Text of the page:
We are also concerned that if there are few women or minority faculty in a unit, potential candidates are going to question whether the climate is right for them. To that end, we are doing a campus-climate survey on the degree to which all faculty feel they are full participants in the campus community. We hope to have preliminary results on that by the end of the semester.

Are there any departments that stand out in their efforts to bring more women and minority faculty on board?
In the past 10 years, more than half of the faculty hired in the College of Environmental Design, and nearly half in the College of Letters & Science’s arts and humanities division have been female. The College of Engineering hired 5 women out of 15 hires in the past two years. This is really impressive, given that only 18 percent of the PhDs in engineering are granted to women.

Several colleges and schools have been especially proactive in recruiting underrepresented minority faculty. The social sciences and professional schools have done reasonably well in putting forth effort, if not in increasing the numbers. One thing that these departments and schools are doing is to request authorization to hire in areas that will expand the diversity of research.

Why is it important to do that?
The academic research that goes on is defined, by and large, by the scholars who are here. As we expand the diversity of scholars, it broadens the research that is pursued. New areas of literature, music, and culture are explored, and there are new perspectives on history, society, education, and policy. In the sciences, you find more research on gender- and race-related diseases, and new applications of technology specific to concerns of women and minorities. I’m saying that as minorities and women are included in the academy, it changes the research that’s pursued. This benefits society. Moreover, as research areas expand, you’re going to attract a more diverse group of people.

Once a scholar has been admitted to the academy, does the tenure clock disadvantage caregivers, and women faculty in particular?
For junior faculty, in the beginning of your sixth year you’re reviewed for tenure. So that’s the amount of time you have to begin your scholarly work and have received recognition for this work. Most faculty, at this assistant-professor stage, are between the ages of 28 to 38. That’s prime time for starting a family. I couldn’t imagine a worse time for the tenure clock to be ticking.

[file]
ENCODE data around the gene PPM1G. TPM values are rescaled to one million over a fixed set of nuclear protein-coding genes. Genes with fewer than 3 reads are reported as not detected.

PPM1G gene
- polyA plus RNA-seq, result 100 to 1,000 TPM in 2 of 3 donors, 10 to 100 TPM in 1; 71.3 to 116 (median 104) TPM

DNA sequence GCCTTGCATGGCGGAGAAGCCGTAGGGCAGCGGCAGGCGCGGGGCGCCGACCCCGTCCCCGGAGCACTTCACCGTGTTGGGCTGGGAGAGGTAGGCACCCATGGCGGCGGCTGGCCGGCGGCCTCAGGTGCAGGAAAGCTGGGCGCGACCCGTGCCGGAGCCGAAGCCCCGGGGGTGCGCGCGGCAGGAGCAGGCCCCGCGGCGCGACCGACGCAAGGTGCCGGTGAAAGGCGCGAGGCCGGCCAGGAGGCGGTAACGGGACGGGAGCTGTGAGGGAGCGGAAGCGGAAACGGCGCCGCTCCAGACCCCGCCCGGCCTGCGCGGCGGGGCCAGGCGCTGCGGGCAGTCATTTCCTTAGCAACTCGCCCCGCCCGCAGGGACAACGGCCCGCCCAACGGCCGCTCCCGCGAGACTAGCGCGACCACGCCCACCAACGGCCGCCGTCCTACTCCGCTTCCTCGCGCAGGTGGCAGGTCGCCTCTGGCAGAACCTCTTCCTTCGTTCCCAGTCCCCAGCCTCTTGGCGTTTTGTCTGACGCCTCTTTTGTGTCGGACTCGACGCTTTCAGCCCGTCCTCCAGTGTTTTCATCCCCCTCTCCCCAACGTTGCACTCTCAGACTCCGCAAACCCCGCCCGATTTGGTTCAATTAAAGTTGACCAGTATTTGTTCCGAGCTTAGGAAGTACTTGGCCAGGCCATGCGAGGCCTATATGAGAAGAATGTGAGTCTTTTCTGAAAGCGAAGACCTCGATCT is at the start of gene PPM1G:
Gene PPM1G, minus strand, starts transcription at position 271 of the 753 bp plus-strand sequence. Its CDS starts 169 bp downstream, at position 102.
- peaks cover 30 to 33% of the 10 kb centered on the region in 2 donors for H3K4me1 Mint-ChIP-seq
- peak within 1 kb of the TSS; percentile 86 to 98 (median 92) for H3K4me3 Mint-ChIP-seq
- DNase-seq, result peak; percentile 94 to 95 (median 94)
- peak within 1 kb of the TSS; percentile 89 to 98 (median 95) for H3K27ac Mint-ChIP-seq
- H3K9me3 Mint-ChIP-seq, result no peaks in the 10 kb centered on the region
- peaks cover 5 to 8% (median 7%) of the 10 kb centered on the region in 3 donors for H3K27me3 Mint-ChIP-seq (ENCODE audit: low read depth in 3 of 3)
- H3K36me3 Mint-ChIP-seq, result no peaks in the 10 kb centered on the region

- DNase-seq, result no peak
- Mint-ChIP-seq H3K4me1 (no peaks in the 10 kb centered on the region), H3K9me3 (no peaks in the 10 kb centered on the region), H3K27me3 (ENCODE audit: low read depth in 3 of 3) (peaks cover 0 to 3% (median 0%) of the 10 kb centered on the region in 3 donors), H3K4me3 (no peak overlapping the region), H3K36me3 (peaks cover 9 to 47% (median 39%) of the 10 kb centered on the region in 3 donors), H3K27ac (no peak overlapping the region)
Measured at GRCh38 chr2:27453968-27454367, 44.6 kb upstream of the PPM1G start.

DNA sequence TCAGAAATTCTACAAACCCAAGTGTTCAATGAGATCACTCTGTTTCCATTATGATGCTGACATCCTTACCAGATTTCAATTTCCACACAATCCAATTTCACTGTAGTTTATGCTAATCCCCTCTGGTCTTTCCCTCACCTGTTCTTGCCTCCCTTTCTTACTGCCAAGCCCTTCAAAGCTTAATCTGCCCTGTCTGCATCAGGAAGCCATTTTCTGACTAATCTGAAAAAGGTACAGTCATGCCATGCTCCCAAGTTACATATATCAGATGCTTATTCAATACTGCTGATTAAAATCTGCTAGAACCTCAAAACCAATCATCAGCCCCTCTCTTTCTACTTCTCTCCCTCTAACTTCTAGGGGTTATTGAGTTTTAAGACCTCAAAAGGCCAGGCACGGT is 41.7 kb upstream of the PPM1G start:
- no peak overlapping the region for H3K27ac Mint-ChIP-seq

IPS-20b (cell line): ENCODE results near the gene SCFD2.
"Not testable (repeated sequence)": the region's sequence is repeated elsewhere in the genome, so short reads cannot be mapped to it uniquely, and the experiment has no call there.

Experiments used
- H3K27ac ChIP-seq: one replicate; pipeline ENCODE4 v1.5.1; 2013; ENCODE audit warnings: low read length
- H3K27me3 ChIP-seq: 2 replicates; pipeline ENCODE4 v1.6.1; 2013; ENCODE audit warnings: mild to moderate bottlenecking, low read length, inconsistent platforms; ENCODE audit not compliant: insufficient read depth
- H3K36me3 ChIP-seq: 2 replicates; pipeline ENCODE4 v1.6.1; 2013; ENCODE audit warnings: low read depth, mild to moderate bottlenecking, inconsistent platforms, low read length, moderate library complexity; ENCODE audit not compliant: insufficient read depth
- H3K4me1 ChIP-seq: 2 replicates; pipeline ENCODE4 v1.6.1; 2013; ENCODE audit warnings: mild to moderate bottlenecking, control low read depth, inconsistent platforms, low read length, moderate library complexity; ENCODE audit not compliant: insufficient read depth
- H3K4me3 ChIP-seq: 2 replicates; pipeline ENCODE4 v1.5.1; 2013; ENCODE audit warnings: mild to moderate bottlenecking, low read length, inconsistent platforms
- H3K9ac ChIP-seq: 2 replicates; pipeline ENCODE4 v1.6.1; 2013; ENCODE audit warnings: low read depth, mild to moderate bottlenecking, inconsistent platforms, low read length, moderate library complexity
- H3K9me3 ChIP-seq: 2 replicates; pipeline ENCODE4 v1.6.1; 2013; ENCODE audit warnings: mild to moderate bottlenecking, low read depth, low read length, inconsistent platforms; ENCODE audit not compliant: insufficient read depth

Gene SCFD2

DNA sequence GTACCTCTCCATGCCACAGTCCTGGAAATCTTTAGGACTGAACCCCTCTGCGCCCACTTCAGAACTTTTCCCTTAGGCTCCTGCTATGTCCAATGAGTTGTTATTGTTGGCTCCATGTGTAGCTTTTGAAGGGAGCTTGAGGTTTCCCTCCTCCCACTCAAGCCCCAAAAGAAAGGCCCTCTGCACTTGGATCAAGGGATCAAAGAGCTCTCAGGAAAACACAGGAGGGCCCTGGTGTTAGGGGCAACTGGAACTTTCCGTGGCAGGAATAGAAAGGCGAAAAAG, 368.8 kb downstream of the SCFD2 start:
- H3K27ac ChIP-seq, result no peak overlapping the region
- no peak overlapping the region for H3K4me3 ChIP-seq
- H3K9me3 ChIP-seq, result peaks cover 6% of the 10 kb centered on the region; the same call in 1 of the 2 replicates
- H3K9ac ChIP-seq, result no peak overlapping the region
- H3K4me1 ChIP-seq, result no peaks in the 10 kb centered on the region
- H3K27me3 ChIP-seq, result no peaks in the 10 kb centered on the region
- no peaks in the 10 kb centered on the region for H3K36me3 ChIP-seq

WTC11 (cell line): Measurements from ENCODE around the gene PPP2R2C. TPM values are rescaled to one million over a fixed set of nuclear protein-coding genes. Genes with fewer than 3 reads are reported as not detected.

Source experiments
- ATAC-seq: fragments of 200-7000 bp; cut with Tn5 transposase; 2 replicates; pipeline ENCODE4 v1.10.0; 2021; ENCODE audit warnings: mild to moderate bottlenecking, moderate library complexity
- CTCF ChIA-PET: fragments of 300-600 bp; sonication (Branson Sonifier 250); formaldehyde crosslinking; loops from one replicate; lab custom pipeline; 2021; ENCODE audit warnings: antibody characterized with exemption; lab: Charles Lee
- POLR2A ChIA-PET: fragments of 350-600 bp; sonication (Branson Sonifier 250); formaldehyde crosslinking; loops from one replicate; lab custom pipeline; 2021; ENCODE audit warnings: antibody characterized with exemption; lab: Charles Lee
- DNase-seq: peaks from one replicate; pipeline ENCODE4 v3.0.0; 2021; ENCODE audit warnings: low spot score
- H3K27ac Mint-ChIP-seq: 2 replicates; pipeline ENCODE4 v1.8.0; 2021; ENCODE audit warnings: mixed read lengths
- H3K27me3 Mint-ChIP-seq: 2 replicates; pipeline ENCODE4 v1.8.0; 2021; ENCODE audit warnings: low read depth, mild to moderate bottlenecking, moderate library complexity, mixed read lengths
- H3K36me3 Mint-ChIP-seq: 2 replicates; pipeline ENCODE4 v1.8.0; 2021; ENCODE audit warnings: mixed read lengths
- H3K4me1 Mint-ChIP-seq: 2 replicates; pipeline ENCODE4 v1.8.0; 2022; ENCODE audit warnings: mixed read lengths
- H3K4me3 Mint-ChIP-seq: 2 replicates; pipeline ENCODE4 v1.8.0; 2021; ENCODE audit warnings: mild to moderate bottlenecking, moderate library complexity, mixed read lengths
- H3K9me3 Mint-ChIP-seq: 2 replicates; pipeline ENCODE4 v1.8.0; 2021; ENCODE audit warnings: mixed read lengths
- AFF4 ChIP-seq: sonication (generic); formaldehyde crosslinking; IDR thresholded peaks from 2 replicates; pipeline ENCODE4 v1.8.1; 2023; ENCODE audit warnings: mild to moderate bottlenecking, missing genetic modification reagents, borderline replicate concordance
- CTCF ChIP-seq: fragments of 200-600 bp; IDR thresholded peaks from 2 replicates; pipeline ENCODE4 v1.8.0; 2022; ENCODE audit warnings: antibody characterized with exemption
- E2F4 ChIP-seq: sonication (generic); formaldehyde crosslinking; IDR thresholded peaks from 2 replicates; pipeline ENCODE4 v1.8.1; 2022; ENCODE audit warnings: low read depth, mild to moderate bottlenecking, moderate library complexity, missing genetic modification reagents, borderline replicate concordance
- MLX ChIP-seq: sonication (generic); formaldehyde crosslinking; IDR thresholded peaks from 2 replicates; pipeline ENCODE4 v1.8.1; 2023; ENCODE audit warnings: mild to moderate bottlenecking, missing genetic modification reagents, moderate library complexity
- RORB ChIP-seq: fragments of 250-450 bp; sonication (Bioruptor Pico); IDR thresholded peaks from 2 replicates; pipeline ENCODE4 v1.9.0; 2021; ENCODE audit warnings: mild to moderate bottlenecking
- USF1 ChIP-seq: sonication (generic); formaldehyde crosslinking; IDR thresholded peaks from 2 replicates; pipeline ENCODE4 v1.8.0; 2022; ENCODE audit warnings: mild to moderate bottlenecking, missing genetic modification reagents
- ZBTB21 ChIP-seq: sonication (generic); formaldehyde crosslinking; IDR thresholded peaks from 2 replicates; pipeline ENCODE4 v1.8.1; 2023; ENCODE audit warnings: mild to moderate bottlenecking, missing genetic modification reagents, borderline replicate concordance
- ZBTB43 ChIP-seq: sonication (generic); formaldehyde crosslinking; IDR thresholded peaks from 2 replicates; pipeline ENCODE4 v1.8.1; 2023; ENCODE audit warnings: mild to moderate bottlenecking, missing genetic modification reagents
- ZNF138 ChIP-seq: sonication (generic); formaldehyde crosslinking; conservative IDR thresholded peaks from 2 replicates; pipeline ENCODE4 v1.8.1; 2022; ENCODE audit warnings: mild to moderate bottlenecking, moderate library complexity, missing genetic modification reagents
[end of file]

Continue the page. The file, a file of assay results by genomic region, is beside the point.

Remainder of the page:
UC has one of the best family-leave policies in the country. It applies to both men and women; in fact, more men than women have taken advantage of the policy, to be the prime caregiver for a newborn child.

We need to know how well the policy is working. To that end, my office is conducting studies with Graduate Dean Mary Ann Mason. She has preliminary results showing that, for women scholars, there is a negative correlation between success at work and satisfying their family goals. The opposite is true for men. So becoming an academic comes at a great cost for many women.

What are some of the strategies that might increase success in hiring women and minorities?
The percentage of women hired at Berkeley is roughly equal to the percentage of female applicants. So the answer is clear: if we want to hire more women, we need to get more women to apply. Women are in the PhD pool in large numbers, so there is no shortage of supply. Unfortunately, many top women PhD students, after getting their doctorate at Berkeley, decide that a faculty position at a research university is not for them. So it’s clear that we need to do what we can to ensure that the campus is an inclusive environment that is attractive to women scholars. For women, many things point to the need for family-friendly policies. Getting more women in leadership roles is also a key factor.

For minority scholars, the pools are small, so we cannot expect large increases in the numbers of minority applicants. The challenge is more about overcoming the isolation and marginalization that can go with being outnumbered in a department. So as I say, we’re shifting our thinking toward hiring clusters around research agendas of interest to minority scholars. Collaboration will not only aid in recruitment, but also in retention.

In order to maintain our excellence, we simply need to tap all the top talent, not just a limited pool. What a shame to not have all that brain power working at the highest level for the benefit of society. We’re losing a lot of valuable ideas and perspectives. And that’s what the university is about — a multiplicity of ideas.


The past decade — at a glance
Turning things around
What's in motion?
'Cluster' hiring may be boon to minority scholars